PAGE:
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ATO issues reminder about October TBAR deadline

The Tax Office has reminded any SMSFs that reports transfer balance account events on a quarterly basis that the report will be due on 28 October where they had an event occur in the September quarter.

In an online article, the ATO stated that where a TBA event occurred in a member’s SMSF between 1 June and 30 September 2020 and any member had a total super balance greater than $1 million, the SMSF will need to report the event.

If no TBA event occurred, they will not need to report, the ATO said.

“The TBAR is separate from the SMSF annual return and it enables us to record and track an individual’s balance for both their transfer balance cap and total super balance,” the ATO explained.

“Different reporting deadlines will apply, if any of your members has exceeded their transfer balance cap, and we’ve sent them an excess transfer balance determination or a commutation authority.”

Back in July, the ATO flagged that it was still seeing some significant errors with transfer balance account reporting, with retrospective reporting, duplicated reporting and late reporting listed as some of the ongoing concerns.

“One of the most significant issues we’re concerned about is late reporting and that’s resulting in members being in excess of the cap for longer periods, thereby needing to commute more from their pension accounts or paying more tax,” ATO assistant commissioner Steve Keating stated.

“Members are at risk of having their pension commuted twice, and this might happen if they have both APRA and SMSF pension accounts, where they commute from their SMSF due to receiving a determination from us, but they don’t report that commutation to us.”

Source: SMSF Adviser 

Tax Office gears up for 6-member SMSF bill

The ATO has flagged that if the bill to increase the number of members allowed in an SMSF is passed before 1 July next year, its systems may not be ready in time, but it will look to implement workaround solutions.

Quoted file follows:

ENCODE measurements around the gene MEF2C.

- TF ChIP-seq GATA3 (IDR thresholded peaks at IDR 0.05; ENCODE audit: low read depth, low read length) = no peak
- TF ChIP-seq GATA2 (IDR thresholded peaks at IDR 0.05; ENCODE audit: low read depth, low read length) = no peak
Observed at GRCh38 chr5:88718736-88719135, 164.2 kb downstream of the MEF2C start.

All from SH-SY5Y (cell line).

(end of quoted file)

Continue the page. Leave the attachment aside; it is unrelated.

Earlier this month, a measure announced in the lead-up to the 2018–19 budget to increase the number of members allowed in an SMSF from four to fix was reintroduced into Parliament, after previously being scrapped prior to the federal election.

The amendments will apply from the start of the first quarter that commences after the act receives royal assent.

The bill was referred to the economics legislation committee on 3 September. The committee is due to report back on 4 November.

While the bill was introduced during the September parliamentary sittings, it is expected to be carried over to the November or December sittings, ATO director Kellie Grant told delegates at the Tax Institute National Superannuation Online Conference.  

 

“If the measure is passed by both houses at that time and receives royal assent, we’ll be looking at a 1 January start date,” Ms Grant said.

“Now, should the law commence before 1 July 2021, our systems may not be ready by that stage, but we will have workarounds in place until those system changes are made to allow up to six members in a fund.”

SMSF trustees and professionals, she said, need to be aware that there will be a period of time where their information may not be readily accessible in the ATO’s systems.

“[They should] also be aware that state-based state law may limit the number of individual members in a certain fund, but of course, that can be overcome by appointing a corporate trustee to the fund,” she said.